Let ${g}_{s}(\bm{x},y):={\sum}_{i=0}^{y}g(\bm{x},i)$. We break this down into cases:

(a)
$x>1$. Then $$ where ${z}_{i}=\mathrm{max}\{x,i\}>1$ for each $i$. Let $f({z}_{j},t)$ be the maximum among the $f({z}_{i},t)$. Then ${g}_{s}(\bm{x},y)\le (y+1)f({z}_{j},t)\le (y+1)f(z,t)$, as $j\le y$. Since $$, we see that $$, where ${t}_{1}=1+\mathrm{max}\{1,t\}$.

(b)
$x=1$. Then $y>1$. So ${g}_{s}(\bm{x},y)=h(\bm{x})+{\sum}_{i=2}^{y}g(\bm{x},i)$, where $h(\bm{x})=g(\bm{x},0)+g(\bm{x},1)$. Let $v=\mathrm{max}\{h({v}_{1},\mathrm{\dots},{v}_{n})\mid {v}_{i}\in \{0,1\}\}$. Then ${g}_{s}(\bm{x},y)\le v+{\sum}_{i=2}^{y}g(\bm{x},i)$. As before, $g(\bm{x},i)\le f({z}_{i},t)$ for each $i\le 2$, so pick the largest $f({z}_{j},t)$ among the $f({z}_{i},t)$. Then $$. Therefore, $$, where ${t}_{2}=1+\mathrm{max}\{v,t+1\}$.
In each case, pick ${t}_{3}=\mathrm{max}\{{t}_{1},{t}_{2}\}$, so that $$.

(a)

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Let ${g}_{p}(\bm{x},y):={\prod}_{i=0}^{y}g(\bm{x},i)$. We again break down the proof into cases:

(a)
$x>1$. Then each $$ where ${z}_{i}=\mathrm{max}\{x,i\}>1$. Let $f({z}_{j},t)$ be the maximum among the $f({z}_{i},t)$. Then ${g}_{s}(\bm{x},y)\le f{({z}_{j},t)}^{(y+1)}\le f{(z,t)}^{(y+1)}$. Since $$, we see that $$, where ${t}_{1}=2+\mathrm{max}\{1,t\}$.

(b)
$x=1$. Then $y>1$. So ${g}_{p}(\bm{x},y)=h(\bm{x}){\prod}_{i=2}^{y}g(\bm{x},i)$, where $h(\bm{x})=g(\bm{x},0)g(\bm{x},1)$. Let $v=\mathrm{max}\{h({v}_{1},\mathrm{\dots},{v}_{n})\mid {v}_{i}\in \{0,1\}\}$. Then ${g}_{p}(\bm{x},y)\le v{\prod}_{i=2}^{y}g(\bm{x},i)$. As before, each $g(\bm{x},i)\le f({z}_{i},t)$, so pick the largest $f({z}_{j},t)$ among the $f({x}_{i},t)$. Then $$. Therefore, $$, where ${t}_{2}=1+\mathrm{max}\{v,t+2\}$.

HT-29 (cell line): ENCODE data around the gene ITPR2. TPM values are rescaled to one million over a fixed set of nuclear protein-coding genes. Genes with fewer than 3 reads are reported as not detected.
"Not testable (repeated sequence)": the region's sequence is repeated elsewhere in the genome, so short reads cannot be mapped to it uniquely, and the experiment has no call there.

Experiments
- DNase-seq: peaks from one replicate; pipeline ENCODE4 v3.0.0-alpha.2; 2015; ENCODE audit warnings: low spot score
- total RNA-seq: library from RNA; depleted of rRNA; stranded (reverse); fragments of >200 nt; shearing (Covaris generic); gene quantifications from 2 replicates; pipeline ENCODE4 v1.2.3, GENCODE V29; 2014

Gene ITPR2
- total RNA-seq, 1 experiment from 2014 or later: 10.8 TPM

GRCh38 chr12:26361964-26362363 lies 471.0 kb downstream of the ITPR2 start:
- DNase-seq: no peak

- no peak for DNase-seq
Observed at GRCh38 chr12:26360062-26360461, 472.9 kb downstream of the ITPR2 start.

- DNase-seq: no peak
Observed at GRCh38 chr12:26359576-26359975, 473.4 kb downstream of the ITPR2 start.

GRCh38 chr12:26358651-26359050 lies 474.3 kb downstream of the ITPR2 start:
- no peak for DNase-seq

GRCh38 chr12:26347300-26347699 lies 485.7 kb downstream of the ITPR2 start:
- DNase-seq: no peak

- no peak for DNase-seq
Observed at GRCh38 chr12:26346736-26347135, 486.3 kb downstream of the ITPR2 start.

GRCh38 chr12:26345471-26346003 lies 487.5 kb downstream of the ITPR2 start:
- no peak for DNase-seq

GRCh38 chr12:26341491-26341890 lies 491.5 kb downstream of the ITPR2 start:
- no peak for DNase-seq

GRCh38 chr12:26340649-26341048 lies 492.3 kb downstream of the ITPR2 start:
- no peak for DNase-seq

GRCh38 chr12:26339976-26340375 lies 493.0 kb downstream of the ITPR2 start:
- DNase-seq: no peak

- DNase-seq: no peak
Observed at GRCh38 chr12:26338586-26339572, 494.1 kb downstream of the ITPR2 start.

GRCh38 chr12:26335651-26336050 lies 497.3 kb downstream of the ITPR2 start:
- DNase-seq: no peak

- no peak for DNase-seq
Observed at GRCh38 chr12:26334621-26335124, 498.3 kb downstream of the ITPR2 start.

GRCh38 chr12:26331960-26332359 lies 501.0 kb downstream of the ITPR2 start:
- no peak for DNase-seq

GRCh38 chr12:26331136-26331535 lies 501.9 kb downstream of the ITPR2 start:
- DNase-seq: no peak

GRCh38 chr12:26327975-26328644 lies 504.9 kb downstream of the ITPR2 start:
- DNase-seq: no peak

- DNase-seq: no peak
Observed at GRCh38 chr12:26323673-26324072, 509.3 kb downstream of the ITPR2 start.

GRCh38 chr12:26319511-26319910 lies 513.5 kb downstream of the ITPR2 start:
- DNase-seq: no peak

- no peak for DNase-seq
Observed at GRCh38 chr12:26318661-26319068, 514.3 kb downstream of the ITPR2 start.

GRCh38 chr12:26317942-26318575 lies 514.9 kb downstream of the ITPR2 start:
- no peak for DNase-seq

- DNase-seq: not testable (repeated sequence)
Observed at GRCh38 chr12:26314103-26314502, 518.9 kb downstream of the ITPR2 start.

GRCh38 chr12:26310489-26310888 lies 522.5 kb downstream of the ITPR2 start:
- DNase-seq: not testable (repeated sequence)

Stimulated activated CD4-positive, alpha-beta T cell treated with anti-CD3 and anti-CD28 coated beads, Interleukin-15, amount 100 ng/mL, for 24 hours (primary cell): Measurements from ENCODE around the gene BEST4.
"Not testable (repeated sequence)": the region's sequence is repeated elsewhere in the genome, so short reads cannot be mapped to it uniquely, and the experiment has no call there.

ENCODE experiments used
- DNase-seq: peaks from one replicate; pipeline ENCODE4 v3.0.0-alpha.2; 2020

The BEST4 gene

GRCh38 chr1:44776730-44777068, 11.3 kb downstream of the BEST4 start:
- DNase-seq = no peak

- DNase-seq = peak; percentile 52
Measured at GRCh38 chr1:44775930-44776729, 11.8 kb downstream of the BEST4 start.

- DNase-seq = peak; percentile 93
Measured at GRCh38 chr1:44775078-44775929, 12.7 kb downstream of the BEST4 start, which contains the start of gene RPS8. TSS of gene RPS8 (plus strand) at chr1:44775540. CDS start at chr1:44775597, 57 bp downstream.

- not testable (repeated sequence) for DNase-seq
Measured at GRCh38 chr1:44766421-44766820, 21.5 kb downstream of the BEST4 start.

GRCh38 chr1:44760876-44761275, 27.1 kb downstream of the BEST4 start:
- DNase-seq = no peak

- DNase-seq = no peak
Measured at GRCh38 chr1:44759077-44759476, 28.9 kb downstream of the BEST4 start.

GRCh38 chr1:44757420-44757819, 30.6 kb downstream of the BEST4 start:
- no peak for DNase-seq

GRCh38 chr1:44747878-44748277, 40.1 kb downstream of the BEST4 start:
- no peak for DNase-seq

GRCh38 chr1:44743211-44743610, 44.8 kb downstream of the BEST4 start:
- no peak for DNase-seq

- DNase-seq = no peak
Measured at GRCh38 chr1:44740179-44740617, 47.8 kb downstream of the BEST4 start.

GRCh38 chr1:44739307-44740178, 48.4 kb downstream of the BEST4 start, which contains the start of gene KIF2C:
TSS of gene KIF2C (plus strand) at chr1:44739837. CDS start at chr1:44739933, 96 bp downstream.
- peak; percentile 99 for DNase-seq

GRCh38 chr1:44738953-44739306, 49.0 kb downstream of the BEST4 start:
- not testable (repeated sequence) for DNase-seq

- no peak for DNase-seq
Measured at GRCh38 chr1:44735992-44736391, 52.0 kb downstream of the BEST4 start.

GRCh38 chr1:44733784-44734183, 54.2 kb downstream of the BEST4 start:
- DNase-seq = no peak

In each case, pick ${t}_{3}=\mathrm{max}\{{t}_{1},{t}_{2}\}$, so that $$.

(a)
As a result, $\mathcal{E}\mathcal{R}\subseteq \mathcal{A}$. In other words, every elementary function is majorized by $f$. ∎
In conclusion^{}, we have
Corollary 1.
$f$ is not elementary.
Proof.
If it were, it would majorize itself, which is impossible. ∎
Remark. Although $f$ is not elementary recursive, it is easy to see that, for any $n$, the function ${f}_{n}:\mathbb{N}\to \mathbb{N}$ defined by ${f}_{n}(m):=f(m,n)$ is elementary. This can be done by induction^{} on $n$:
${f}_{0}(m)=f(m,0)=m={p}_{1}^{1}(m)$ is elementary, and if ${f}_{n}(m)$ is elementary, so is ${f}_{n+1}(m)=f(m,n+1)=\mathrm{exp}(m,f(m,n))=\mathrm{exp}({p}_{1}^{1}(m),{f}_{n}(m))$, since $\mathrm{exp}$ is elementary, and elementary recursiveness preserves composition.
Using this fact, one may in fact show that $\mathcal{E}\mathcal{R}=\mathcal{A}\cap \mathcal{P}\mathcal{R}$, where $\mathcal{P}\mathcal{R}$ is the set of all primitive recursive functions^{}.
Title  superexponentiation is not elementary 

Canonical name  SuperexponentiationIsNotElementary 
Date of creation  20130322 19:07:14 
Last modified on  20130322 19:07:14 
Owner  CWoo (3771) 
Last modified by  CWoo (3771) 
Numerical id  29 
Author  CWoo (3771) 
Entry type  Result 
Classification  msc 03D20 
Related topic  PropertiesOfSuperexponentiation